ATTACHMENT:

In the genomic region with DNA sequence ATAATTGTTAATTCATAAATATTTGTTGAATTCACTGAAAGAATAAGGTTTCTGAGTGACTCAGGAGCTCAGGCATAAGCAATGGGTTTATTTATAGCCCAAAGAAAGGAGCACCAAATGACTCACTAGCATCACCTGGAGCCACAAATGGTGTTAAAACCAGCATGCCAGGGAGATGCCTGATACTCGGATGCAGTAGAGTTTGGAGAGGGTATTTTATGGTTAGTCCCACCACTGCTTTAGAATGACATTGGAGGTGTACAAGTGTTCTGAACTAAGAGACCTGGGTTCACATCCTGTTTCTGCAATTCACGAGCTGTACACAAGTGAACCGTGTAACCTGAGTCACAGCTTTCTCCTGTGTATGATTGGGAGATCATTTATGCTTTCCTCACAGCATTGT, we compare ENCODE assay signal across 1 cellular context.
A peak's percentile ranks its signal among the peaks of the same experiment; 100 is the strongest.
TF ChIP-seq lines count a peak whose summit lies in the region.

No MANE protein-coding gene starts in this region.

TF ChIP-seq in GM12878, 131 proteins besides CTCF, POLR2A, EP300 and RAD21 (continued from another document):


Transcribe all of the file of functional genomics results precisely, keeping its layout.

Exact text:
In the genomic region with DNA sequence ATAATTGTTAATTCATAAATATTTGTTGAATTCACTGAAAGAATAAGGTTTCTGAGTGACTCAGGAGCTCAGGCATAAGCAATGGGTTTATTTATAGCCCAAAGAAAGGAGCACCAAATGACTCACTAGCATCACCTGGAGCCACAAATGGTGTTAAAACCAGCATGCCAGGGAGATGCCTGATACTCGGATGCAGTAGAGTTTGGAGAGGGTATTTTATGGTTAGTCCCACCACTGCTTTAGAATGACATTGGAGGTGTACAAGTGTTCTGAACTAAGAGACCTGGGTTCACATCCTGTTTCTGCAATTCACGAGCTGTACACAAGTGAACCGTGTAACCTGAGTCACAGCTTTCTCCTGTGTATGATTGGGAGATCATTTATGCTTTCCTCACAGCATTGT, we compare ENCODE assay signal across 1 cellular context.
A peak's percentile ranks its signal among the peaks of the same experiment; 100 is the strongest.
TF ChIP-seq lines count a peak whose summit lies in the region.

No MANE protein-coding gene starts in this region.

TF ChIP-seq in GM12878, 131 proteins besides CTCF, POLR2A, EP300 and RAD21 (continued from another document):